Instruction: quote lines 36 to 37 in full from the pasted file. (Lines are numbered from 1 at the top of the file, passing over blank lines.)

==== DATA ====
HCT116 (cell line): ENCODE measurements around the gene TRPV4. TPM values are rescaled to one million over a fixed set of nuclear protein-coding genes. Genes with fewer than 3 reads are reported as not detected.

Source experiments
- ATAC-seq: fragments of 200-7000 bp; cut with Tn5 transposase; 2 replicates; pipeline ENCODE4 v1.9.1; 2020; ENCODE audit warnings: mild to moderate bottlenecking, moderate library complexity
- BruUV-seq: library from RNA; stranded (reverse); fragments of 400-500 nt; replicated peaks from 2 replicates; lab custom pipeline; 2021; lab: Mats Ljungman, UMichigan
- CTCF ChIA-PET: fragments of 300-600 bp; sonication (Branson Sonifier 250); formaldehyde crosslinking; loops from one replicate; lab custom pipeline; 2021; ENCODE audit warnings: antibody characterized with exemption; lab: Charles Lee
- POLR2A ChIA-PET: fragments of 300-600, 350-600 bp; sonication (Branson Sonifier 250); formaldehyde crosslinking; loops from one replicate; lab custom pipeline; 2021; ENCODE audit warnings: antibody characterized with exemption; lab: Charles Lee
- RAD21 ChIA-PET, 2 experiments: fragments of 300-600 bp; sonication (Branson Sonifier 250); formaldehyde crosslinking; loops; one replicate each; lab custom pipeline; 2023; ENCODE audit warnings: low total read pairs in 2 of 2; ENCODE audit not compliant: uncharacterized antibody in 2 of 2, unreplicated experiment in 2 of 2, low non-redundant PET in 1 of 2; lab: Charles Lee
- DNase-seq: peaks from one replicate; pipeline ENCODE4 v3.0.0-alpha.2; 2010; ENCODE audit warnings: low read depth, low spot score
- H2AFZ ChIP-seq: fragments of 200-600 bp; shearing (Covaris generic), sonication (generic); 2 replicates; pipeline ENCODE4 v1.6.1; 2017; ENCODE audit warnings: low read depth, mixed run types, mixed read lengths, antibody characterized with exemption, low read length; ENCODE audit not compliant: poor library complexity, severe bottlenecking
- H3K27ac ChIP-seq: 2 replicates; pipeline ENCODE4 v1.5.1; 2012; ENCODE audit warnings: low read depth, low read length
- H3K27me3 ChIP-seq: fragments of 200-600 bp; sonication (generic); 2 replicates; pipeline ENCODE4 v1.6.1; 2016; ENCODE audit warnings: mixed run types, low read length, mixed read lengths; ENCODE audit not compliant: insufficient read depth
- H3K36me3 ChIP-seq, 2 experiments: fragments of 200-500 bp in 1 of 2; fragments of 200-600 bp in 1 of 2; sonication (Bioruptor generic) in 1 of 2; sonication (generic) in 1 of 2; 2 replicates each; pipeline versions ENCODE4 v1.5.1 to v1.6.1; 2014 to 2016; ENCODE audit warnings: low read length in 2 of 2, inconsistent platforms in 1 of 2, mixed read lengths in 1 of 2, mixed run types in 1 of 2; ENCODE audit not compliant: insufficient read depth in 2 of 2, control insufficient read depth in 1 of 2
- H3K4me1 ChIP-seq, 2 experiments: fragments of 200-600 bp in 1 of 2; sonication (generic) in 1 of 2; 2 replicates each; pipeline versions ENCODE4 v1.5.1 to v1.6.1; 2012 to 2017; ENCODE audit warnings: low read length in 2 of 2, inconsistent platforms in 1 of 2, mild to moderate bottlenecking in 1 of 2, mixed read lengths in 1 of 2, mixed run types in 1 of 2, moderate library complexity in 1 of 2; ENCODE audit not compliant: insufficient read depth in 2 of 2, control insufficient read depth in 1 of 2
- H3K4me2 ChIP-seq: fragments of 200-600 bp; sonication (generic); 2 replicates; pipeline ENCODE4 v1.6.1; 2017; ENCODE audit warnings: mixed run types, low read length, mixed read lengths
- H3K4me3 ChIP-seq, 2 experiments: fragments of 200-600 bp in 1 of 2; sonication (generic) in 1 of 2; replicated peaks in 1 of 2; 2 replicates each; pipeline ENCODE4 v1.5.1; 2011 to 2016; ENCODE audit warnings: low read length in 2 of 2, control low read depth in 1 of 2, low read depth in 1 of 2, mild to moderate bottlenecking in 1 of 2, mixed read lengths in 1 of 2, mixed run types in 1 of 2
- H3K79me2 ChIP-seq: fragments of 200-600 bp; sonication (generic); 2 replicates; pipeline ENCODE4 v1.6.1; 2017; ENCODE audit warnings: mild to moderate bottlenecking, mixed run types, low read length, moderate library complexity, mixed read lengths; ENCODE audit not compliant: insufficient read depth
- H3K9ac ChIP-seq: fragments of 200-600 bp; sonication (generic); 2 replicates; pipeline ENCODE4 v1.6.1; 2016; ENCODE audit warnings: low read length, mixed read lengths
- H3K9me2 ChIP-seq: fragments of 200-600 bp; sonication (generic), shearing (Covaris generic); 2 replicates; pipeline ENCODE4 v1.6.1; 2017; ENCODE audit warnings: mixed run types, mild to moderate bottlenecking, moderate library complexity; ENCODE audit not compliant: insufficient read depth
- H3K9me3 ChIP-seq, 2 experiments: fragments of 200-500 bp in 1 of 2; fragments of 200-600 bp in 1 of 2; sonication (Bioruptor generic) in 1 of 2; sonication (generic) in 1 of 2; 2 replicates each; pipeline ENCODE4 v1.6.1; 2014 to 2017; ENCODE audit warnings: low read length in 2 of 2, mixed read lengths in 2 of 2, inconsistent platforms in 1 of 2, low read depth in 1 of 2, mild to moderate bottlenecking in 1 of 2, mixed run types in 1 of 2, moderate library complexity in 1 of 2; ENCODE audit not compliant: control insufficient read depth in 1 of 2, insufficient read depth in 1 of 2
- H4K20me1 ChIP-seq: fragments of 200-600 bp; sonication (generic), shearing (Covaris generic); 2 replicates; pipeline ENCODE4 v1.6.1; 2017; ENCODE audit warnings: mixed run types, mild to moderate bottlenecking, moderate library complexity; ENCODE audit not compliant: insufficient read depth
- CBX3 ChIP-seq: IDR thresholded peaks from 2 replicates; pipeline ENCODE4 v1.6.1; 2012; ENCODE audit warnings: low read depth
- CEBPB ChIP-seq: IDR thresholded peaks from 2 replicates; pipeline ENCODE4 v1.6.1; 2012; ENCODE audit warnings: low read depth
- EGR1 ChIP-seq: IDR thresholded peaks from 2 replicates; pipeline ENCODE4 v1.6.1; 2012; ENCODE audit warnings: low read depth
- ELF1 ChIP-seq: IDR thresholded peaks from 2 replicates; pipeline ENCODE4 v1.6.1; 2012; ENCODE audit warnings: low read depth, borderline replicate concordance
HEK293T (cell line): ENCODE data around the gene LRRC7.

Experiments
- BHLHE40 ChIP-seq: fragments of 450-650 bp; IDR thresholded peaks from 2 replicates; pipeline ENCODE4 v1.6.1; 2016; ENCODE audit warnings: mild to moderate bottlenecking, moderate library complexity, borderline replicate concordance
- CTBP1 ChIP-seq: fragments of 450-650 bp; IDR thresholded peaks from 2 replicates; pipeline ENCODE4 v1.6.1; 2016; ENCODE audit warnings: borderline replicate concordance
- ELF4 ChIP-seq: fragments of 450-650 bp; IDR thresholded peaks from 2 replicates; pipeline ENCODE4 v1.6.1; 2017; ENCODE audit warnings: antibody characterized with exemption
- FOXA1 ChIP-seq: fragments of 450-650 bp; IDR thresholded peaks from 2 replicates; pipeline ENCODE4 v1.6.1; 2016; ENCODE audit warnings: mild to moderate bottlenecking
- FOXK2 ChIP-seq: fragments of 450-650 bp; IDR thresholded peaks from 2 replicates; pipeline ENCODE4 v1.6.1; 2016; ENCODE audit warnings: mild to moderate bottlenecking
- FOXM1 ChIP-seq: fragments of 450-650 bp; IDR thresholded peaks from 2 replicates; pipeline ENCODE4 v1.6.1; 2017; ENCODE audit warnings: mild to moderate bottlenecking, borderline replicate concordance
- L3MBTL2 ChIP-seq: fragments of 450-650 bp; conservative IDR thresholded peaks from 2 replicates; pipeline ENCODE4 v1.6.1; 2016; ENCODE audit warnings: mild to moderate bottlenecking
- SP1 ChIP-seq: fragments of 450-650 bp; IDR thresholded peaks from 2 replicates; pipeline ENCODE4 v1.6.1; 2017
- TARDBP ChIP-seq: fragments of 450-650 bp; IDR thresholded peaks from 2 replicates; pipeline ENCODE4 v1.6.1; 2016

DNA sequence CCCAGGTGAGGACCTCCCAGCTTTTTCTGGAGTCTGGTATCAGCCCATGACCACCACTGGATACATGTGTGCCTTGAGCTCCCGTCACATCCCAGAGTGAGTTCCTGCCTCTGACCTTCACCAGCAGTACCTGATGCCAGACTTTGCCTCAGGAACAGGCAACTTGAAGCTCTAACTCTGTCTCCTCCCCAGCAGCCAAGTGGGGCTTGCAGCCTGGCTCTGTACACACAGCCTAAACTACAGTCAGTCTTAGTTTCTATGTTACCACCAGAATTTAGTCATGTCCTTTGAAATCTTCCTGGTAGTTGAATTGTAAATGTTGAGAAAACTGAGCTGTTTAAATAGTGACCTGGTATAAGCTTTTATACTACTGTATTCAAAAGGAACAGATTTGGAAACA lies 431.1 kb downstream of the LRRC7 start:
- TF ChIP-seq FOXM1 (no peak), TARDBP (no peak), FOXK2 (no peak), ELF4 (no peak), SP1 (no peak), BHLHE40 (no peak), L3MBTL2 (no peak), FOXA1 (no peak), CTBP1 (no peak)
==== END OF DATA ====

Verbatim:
DNA sequence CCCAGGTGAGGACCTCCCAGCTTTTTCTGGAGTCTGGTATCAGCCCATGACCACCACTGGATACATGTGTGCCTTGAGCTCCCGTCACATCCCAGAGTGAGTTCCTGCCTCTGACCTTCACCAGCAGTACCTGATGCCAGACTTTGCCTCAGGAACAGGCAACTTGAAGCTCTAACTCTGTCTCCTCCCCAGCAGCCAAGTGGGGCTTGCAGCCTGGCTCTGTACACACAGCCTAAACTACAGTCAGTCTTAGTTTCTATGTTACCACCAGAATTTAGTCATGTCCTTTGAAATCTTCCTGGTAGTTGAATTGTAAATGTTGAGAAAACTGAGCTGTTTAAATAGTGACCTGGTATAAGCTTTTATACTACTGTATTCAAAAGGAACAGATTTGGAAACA lies 431.1 kb downstream of the LRRC7 start:
- TF ChIP-seq FOXM1 (no peak), TARDBP (no peak), FOXK2 (no peak), ELF4 (no peak), SP1 (no peak), BHLHE40 (no peak), L3MBTL2 (no peak), FOXA1 (no peak), CTBP1 (no peak)